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Outline of Mallorca

Mallorca is a beloved destination for the rich and famous, the Spanish nobility and the very average adventurer. Mallorca is the largest and chief island of the Balearics. The capital is Palma de Mallorca city.

Mallorca has everything the other Balearics have and more, even in name. Mallorca is derived from the word ‘Major’, Majorca in English and Mallorca as the locals refer to it in Catalan.

On approach to Mallorca, a honeycomb blend of sedimentary rock rises majestically out of the azure Mediterranean. It’s little wonder that Mallorca has become best known for its beaches, coves and cliffs. These are areas of stunning natural beauty.

Mallorca has been popular with British and Germany visitors for many years and still is, nevertheless it’s becoming more and more cosmopolitan. Travelers come from all over the world including places such as Japan, Korea the US and Russia.

If you are worried about not speaking enough Spanish, you don’t have to be overly anxious as there are plenty of locals who speak English or German.


The Mediterranean weather is a major source of the island’s success having approximately 300 days of sunshine.

The Winters are mild, January is the coldest month. Mallorca soon warms up for an early Spring. Summers are long and hazy with July and August being the hottest. The last few weeks of August are extremely humid.

During September and October the air is warm drier and the sun a lot kinder, although it will still burn. The weather turns at some point in during the first weeks of November and effectively brings an end to long beach days.

What to do in Mallorca

The island’s beautiful coastline is the number one attraction for most visitors, there are a seemingly endless amount of coves and secret beaches to discover.

On the west flank of the island you will find rugged cliffs jutting out of a deep blue sea. The north has ports and an expanse of beach with shallow waters. The east has less beach but more coves to discover. The south is home to some of the larger resorts having white sand beaches.

The turquoise sapphire coastline of Mallorca offers a wide range of activities from wind and kite surfing to sailing and jet skiing. Not to mention snorkeling and scuba diving in the clear waters here with exceptional visibility.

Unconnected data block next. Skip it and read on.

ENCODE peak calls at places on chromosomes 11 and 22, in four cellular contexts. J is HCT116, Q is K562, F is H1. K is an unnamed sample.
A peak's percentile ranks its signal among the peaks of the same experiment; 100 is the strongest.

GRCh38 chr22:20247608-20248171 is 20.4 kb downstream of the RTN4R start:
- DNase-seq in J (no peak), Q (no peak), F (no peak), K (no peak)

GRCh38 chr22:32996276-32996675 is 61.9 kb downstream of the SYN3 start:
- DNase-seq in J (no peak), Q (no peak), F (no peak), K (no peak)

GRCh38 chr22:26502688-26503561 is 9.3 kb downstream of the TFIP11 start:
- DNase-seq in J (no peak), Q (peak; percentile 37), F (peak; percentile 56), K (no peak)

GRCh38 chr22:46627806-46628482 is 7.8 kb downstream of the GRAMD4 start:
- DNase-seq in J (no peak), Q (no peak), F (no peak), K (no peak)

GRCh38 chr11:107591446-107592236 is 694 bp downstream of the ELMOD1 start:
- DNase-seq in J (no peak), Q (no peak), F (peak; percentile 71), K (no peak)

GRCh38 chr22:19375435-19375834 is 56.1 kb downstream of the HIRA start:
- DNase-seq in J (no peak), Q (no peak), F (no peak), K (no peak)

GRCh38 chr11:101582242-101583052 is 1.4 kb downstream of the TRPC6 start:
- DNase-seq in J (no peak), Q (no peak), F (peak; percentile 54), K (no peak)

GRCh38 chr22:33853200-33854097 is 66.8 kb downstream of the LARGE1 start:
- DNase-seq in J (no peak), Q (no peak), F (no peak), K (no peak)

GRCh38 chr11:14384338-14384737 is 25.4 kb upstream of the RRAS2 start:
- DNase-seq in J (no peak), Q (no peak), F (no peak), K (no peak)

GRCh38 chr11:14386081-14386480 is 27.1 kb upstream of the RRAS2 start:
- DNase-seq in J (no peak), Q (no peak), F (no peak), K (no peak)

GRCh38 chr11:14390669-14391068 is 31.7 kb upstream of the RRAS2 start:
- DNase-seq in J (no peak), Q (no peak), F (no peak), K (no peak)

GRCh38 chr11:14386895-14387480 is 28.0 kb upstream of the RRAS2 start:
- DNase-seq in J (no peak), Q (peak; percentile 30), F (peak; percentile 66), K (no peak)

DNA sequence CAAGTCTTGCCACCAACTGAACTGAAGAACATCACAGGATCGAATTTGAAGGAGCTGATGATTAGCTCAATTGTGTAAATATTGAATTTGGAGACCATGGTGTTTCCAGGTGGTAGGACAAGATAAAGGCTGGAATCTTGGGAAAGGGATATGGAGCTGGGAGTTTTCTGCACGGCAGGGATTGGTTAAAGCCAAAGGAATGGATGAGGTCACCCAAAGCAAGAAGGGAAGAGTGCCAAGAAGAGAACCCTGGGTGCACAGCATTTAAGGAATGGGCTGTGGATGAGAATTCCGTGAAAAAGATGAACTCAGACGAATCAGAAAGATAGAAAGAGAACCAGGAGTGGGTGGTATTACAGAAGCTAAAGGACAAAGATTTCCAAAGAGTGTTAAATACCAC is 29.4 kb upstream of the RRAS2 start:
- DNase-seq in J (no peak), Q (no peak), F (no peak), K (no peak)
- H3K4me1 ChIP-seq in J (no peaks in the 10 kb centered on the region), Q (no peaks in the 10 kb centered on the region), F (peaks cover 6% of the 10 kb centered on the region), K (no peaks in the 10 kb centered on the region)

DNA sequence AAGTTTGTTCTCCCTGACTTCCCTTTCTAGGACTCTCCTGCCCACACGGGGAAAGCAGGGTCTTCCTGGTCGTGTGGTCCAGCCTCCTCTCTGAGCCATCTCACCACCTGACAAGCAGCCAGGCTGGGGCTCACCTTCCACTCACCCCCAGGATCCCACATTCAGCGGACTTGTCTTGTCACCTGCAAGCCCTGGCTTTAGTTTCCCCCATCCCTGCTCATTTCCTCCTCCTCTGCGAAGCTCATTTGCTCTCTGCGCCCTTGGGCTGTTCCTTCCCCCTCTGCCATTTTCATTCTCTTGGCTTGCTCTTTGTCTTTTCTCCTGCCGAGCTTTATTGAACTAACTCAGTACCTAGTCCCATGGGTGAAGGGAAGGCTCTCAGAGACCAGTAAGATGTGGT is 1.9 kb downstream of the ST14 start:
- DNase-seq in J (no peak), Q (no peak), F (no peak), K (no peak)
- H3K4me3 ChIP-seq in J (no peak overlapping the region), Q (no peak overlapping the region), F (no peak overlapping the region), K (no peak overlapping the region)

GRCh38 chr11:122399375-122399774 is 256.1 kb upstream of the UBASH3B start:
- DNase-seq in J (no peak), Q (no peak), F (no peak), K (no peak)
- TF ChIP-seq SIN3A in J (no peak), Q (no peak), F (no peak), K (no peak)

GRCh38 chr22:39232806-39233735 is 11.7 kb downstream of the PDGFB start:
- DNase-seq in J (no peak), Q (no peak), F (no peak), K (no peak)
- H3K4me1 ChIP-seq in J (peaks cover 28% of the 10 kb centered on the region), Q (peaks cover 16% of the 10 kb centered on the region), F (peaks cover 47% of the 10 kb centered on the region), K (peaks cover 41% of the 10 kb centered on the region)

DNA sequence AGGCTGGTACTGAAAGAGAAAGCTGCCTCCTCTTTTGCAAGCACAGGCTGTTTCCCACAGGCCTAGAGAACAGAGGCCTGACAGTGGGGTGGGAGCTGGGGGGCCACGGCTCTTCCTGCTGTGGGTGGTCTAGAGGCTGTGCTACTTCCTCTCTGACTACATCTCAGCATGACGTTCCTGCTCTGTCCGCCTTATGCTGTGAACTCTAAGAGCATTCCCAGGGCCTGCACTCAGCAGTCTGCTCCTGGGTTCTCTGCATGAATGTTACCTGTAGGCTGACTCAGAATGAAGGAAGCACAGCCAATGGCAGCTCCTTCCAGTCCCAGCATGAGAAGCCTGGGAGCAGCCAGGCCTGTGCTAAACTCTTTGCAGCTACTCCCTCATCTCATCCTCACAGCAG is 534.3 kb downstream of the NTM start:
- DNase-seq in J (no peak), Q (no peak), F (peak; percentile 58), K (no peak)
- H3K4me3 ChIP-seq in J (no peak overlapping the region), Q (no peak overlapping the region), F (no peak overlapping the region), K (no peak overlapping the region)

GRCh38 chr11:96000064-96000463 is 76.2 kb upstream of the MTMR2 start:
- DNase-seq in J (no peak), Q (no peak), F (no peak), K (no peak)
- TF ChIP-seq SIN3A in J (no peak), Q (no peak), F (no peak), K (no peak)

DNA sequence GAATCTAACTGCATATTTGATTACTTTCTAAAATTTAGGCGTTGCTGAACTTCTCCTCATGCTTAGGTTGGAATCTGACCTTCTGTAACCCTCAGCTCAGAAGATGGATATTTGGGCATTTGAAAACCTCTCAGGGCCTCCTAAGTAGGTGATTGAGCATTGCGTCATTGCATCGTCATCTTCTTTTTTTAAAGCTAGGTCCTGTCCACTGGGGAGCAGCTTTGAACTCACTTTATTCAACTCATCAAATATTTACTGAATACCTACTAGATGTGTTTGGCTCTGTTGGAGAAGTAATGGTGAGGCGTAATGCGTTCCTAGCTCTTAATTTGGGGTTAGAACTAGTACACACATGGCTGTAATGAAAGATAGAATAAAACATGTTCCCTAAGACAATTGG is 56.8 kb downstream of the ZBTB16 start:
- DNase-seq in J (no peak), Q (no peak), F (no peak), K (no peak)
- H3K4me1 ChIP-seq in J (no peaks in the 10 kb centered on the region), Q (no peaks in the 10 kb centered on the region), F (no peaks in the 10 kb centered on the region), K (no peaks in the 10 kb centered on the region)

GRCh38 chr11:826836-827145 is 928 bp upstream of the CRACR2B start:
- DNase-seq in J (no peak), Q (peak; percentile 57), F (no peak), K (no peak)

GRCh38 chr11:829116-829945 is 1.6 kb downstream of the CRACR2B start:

Unlike the other Balearic islands Mallorca has high mountains, the Serra de Tramuntana. For walkers or serious hikers these open up a host of alternative activities to the beach.

For cyclists too the peaks of the Serra de Tramuntana and the warm curvy mountain roads present an exciting challenge.

Walking and cycling can be relished year round except for July and August when even the most dedicated may lack desire as it’s too hot.

The hot summer applies to golfing also. Mallorca has a range of manicured golf courses which can be enjoyed all year round but in the hottest months it’s best only early morning. Often courses offer half rates for a midday tee time in July and August but that is only for the committed.

For sightseers a car journey is enough to experience the beautiful views of the island. Views of the
brief almond blossom at the end of January or Spring meadows in with grasses and wild flowers in bloom.

Inland there are picturesque villages made of honey colored stone. These are surrounded by vineyards, carob, olive and almond groves with the occasional old farm ruin.

Holiday memories often include the rural landscape of Mallorca, warm evenings to the sound of cicadas with a good seafood restaurant.

Tourist Hotspots

Palma City. Palma’s old quarter is medieval and shaped by many cultures particularly Moorish. It is a must visit place and with an appealing ambiance with shops and bars amid a maze of narrow streets to ramble. The city is also famous for is fort, castle, Almudaina Palace and the Santa María cathedral, dating from the 13th-century.

The Soller Railway is a working antique railway that runs from Palma to Soller and has been in service for over a hundred years. With little change it still winds its way through the picturesque Mallorcan country side.
The older stone-built villages of the island such as Valldemossa and Pollença, each with their own museums make an excellent day trip.

The major tourist destinations are the big resorts like Magaluf, popular with the young party crowd. Arenal and Alcudia are popular family resorts with plenty of beach.

The coves and beaches of the island are the main tourist attraction but whether it’s to relax, party or explore, Mallorca has a little piece for everyone.

Palma Airport to Menorca and Ibiza

It is possible to fly both to Menorca and Ibiza from Palma airport. Flights are approximately 35-40min long and are at regular half hour to hourly intervals during the daytime in summer. In the off season there are a number of slots throughout the day but not as frequent.

The prices for Menorca sit at around €86 and for Ibiza they vary according to when you book although it’s possible to get flights at around the €40 mark.

There is also the possibly of a ferry crossing to both Ibiza and Menorca from Palma Port. Alcudia port in the north of Mallorca also has a ferry crossing to Menorca which is much quicker than the Palma port crossing. See Ibiza and Menorca pages on this site for a ferry price guide.


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